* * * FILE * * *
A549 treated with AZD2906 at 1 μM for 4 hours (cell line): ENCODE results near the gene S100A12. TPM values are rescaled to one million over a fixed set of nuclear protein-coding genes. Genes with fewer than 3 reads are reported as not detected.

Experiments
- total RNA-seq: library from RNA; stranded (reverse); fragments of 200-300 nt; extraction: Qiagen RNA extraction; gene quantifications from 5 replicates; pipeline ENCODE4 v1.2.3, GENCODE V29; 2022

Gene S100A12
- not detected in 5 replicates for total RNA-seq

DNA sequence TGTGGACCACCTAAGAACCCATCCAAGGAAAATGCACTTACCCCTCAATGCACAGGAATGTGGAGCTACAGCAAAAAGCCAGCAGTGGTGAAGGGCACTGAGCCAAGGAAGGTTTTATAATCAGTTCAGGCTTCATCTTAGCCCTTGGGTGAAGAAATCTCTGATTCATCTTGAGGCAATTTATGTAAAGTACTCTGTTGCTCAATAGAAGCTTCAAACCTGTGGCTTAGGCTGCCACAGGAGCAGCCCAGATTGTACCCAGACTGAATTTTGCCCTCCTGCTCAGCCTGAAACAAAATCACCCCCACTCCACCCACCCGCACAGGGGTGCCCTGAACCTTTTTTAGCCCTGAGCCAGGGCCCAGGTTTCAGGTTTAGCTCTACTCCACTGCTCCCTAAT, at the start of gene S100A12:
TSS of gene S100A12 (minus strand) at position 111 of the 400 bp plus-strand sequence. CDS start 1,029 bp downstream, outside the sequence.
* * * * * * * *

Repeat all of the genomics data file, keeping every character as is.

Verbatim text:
A549 treated with AZD2906 at 1 μM for 4 hours (cell line): ENCODE results near the gene S100A12. TPM values are rescaled to one million over a fixed set of nuclear protein-coding genes. Genes with fewer than 3 reads are reported as not detected.

Experiments
- total RNA-seq: library from RNA; stranded (reverse); fragments of 200-300 nt; extraction: Qiagen RNA extraction; gene quantifications from 5 replicates; pipeline ENCODE4 v1.2.3, GENCODE V29; 2022

Gene S100A12
- not detected in 5 replicates for total RNA-seq

DNA sequence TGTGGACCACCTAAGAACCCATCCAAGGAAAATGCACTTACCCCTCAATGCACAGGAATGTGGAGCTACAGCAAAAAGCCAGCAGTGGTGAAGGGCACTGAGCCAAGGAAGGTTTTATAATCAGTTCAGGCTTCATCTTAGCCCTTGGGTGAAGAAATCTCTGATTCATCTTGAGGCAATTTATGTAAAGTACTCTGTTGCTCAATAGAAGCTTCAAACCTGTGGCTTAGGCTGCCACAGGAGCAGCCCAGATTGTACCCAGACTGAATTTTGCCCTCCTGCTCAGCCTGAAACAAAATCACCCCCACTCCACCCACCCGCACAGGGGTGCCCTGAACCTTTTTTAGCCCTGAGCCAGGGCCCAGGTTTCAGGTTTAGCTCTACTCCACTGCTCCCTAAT, at the start of gene S100A12:
TSS of gene S100A12 (minus strand) at position 111 of the 400 bp plus-strand sequence. CDS start 1,029 bp downstream, outside the sequence.